[1] If everybody believes that your idea is good, you have no chance

     [2] Go global

     [3] Calm down... There's always a way out

     [4] Keep yourself balanced

     [5] If you want to change the world, change yourself

     [6] To win in the 21st century, empower others

     [7] Pay close attention to quality

     [8] Grow your mind, value, and wisdom

     [9] Spend more time with young people

     [10] Never give up, believe in what you're doing

     [11] Work hard, don't complain

There are so many more insights that could have been included on this list such as embody humility, study your world, and get used to failure. Despite over 30 lifetime failures including 10 rejections from Harvard, "Crazy Jack" is someone to know and learn from. After all his results speak volumes.

What will you learn (or what have you learned) from Jack Ma's story? Leave your insights in the comments section.

Check out these and some of my other LinkedIn feature articles:

Saturday, January 17, 2015

In Honor of Dr. King: Truth, Justice, and Service

This morning I woke up - grateful...

Grateful that on Monday we will celebrate Dr. Martin Luther King's national holidaywhich was signed into law by President Ronald Reagan in 1983 (yes - that's right!). The holiday has been celebrated in all 50 states since 2000 for all of the right reasons.

Truth, Justice, and Service

Dr. King represents the best of the best that humanity has to offer and he belongs to all of us. Wonderfully powerful and awe inspiring for his ability to raise the consciousness of America and the world to new heights, truth and justice were his calling and he answered boldly.
We cannot have an enlightened democracy with one great group living in ignorance.... We cannot have a nation orderly and sound with one group so ground down and thwarted that it is almost forced into unsocial attitudes and crime.
Dr. King knew what had to be done, but he certainly didn't do it alone as was so brilliantly shown in Selma.
There were countless names and faces - some mentioned and some not mentioned in history books - yet they carried the burden for the rest of us. It was their very lives that made it possible for America to change.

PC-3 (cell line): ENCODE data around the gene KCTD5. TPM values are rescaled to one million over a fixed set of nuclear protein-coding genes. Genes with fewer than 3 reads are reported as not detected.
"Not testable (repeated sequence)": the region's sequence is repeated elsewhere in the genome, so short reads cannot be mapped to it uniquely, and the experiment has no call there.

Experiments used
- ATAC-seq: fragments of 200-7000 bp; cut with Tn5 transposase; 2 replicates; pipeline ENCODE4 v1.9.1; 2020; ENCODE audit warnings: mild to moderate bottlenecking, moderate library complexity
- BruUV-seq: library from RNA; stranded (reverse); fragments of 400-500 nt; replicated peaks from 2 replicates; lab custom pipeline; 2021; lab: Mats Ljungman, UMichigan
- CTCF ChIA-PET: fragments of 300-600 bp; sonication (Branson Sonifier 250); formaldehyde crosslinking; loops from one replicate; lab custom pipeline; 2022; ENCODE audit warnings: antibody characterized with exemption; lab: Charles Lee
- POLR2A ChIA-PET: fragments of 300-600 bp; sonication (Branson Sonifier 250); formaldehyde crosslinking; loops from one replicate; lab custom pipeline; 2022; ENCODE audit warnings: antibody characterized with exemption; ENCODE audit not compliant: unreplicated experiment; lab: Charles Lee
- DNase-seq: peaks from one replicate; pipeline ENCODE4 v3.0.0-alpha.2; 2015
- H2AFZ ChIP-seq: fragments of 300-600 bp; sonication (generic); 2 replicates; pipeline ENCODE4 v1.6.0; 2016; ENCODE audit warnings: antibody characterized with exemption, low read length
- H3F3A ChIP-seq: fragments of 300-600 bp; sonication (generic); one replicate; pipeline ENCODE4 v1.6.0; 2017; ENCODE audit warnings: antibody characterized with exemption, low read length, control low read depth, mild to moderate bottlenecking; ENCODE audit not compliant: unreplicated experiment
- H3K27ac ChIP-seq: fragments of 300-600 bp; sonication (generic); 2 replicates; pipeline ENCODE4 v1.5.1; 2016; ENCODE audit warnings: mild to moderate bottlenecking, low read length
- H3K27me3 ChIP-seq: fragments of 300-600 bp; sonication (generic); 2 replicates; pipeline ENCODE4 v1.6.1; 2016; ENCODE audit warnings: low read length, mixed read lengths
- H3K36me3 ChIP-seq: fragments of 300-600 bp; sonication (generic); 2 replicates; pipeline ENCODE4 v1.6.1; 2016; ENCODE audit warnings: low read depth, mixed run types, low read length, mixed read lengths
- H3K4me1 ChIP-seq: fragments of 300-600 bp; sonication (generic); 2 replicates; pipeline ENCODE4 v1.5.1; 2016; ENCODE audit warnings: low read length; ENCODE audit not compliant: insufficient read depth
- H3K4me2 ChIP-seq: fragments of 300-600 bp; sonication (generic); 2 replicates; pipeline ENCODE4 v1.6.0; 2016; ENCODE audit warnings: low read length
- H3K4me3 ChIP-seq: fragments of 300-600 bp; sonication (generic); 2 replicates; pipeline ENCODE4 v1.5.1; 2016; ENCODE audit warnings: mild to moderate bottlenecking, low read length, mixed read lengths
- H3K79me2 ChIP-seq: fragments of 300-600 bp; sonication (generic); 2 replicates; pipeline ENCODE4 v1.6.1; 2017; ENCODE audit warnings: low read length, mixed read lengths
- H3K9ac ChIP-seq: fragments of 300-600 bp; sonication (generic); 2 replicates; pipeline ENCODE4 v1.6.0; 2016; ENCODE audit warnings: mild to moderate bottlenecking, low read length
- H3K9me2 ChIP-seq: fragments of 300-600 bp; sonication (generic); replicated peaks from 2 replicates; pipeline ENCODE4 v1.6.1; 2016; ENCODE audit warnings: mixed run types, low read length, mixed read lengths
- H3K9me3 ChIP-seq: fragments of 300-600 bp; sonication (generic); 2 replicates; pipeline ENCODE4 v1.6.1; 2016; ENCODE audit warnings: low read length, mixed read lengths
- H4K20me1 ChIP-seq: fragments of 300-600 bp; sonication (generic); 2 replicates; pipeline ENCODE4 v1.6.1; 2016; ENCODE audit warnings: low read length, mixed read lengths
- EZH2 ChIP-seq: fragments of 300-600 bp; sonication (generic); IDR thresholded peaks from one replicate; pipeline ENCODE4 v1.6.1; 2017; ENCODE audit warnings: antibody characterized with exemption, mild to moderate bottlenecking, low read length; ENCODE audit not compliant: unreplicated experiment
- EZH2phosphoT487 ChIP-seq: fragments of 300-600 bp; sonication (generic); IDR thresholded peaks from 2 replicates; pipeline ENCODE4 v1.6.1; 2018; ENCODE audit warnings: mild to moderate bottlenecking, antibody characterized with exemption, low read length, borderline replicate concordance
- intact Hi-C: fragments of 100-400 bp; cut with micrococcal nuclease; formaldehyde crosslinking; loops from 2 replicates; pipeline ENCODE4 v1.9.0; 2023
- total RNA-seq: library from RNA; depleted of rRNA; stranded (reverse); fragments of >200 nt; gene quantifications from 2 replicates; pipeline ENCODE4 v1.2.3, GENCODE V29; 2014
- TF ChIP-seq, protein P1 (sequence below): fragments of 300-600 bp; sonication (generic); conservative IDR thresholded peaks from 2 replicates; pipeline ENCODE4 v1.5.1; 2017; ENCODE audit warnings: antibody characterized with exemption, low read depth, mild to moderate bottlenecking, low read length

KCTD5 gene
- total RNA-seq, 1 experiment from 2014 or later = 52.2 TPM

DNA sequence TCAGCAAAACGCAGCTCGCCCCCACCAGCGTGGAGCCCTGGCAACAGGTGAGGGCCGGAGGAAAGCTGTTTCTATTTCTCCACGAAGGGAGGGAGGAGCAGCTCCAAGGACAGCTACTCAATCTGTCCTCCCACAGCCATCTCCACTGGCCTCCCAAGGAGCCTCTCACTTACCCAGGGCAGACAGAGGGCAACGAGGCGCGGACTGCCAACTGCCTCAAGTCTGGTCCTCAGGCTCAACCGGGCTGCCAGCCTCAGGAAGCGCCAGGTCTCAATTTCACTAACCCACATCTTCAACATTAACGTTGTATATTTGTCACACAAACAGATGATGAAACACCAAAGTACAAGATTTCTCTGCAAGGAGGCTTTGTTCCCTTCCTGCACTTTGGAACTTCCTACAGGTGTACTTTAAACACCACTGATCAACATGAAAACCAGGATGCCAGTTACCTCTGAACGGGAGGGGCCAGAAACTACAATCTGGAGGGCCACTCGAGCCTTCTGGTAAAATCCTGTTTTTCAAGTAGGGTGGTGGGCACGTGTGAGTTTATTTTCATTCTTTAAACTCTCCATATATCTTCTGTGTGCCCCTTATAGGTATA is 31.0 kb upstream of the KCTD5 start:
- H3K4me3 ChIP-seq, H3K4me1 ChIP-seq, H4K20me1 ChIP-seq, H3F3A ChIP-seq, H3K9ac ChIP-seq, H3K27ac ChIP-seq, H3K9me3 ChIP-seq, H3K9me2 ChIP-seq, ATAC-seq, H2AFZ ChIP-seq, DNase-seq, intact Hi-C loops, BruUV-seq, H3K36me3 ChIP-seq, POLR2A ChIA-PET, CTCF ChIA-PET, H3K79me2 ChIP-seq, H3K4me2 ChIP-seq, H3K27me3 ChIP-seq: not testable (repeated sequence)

I can only shake my head in amazement at the strength and courage that it took for human beings of all stripes who realized that life simply wasn't supposed to be the way that it was so they set out to change it - and they changed it.
When I reflect on my contributions to date, I'm proud of where I am but I know that I didn't do it alone and that I have so much more to do. Much of the work was done before I was even born.
With gratitude I'll do what I can to support others on their journeys forward. While making the most of the opportunities that I've been given, I also have to create opportunities for others while I'm at it. The national Martin Luther King Day of Service is one of those openings - a chance to serve alongside others in honor of Dr. King. After all it's not just about me and mine.

The Next Generation

Last summer (2014) I took my daughter along with several family members on a tour of national monuments. My goals were to decompress, spend high-quality time with my daughter and family, and to enlighten them about the history of the country they call home. Our first stop was Washington DC where we spent time walking the entire mall (yes - walking!). One of the major highlights of our visit was the MLK Memorial.
I was pleasantly surprised that my daughter and her young cousins - all under 15 - were actively engaged in the education that they were receiving without too much prodding from me. They listened and asked lots of questions at each stop. They were quiet and reverent when required. Their tech gadgets were used to document their lessons learned. My daughter is shown using her iPad Mini to take pictures of the quotes lining the MLK Memorial wall.
Yes - there were also lots of complaints about the heat and all of the walking but there were sufficient breaks in between as well. I was determined to ensure that my next generation came away with a full experience and positive anchoring from which to grow their futures.
There comes a time when one must take a position that is neither safe, nor politic, nor popular, but he must take it because conscience tells him it is right.
While many youngsters may be super-absorbed in selfies and on-line social encounters, there are alternatives that are equally engaging. It's important for the adults in their lives to set the tone through exposure and increased awareness to the good in all of us and alert them to the tragedies that can result when good people remain silent. With properly directed insight next generations can work to expand truth, justice, service, and human dignity (the essence of bold leadership) in their everyday lives or in broader contexts as they are called to do so.

How will you lead and who will you serve on Dr. King's holiday?

Add your comments or insights below.